The lights are on
What new ideas the game brings to the table and how well old ideas are presented.
How good a game looks, taking into account any flaws such as bad collision or pop-up.
Does the game’s music and sound effects get you involved or do they make you resolve to always play with the volume down?
Basically, the controller to human interface. The less you think about the hunk of plastic in your hands, the better the playability.
Flat out, just how fun the game is to play. The most important factor in rating a game.
Skateboarding is all about taking chances. Considering that most
people almost break their necks when they just step on a board, you have
to appreciate the risks that skaters take doing the most routine
actions. Shaun White had every opportunity to fall on its face; whether
you compare it to EA’s Skate, the lackluster Shaun White Snowboarding
franchise, or even the challenge of starting up a world full of
player-crafted rails, but I’m glad that Ubisoft took a chance on this game.
had fun with Shaun White, and that’s because the trick system works
pretty well. I was surprised at the variety of tricks it pulls off with
controls that are easier than Skate’s, but still require skill. It’s not
as combo intensive or inventive as Skate, but Shaun White does deliver a
payoff. Transforming the Ministry’s drab world with your tricks is one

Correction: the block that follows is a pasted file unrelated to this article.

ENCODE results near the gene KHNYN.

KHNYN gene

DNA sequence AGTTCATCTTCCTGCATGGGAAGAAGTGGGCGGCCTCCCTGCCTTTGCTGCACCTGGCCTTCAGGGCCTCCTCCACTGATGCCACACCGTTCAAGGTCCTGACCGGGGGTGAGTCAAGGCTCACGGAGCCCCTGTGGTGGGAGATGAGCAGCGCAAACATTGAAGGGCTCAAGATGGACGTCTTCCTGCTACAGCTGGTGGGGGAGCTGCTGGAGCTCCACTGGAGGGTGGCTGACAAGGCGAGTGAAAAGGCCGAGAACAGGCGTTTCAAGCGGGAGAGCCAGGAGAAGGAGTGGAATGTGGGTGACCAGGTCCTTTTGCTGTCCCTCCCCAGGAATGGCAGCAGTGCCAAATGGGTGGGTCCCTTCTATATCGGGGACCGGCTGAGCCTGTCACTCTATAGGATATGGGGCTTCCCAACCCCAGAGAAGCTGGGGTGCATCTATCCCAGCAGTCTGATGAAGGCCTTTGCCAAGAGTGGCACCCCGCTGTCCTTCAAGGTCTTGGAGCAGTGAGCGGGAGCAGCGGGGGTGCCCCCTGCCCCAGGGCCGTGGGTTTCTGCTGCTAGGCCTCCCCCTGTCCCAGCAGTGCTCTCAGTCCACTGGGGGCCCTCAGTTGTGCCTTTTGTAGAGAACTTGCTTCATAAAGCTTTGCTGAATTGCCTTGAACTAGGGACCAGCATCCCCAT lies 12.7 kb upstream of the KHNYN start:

way to do it, but this change in the environment also occurs on another
level. Sometimes I was having a hard time getting gold medals for a
challenge, but by terra-forming the environment and creating a better
skating line, I was able to post a better score. While it may seem cheap
that you have to buy new tricks, I was spurred by the need to earn XP
and liked reaping the reward.
Email the author Matthew Kato, or follow on Twitter, and Game Informer.
Shaun White Skateboarding seems to make a valiant effort to break the
monotony with slick style and meaningful substance. The longer you ride
the malleable rails of New Harmony, however, the more you’ll find that a
unique terraforming mechanic and respectable trick roster do little to
mask the vacancy of the city itself. Streets are filled with vapid NPCs
that shout in the same voice, and support characters so offensively
stereotypical that they are just blunt tools to further the feeble
storyline. Cumbersome foot travel and the inability to jump often left
me tricked into corners, and a minor slip from a massive rooftop grind
would force me to backtrack across the district. I also encountered a
number of technical frustrations ranging from texture pop-in to looping
deaths caused by bad spawns. Every once in a while, when the city falls
quiet and you find the perfect vert or rail, there is a superficial
layer of fun to be had with Shaun White – the core skating mechanics
work well enough. However, the hollow presentation and gameplay
blemishes make it hard to sit back and enjoy the ride.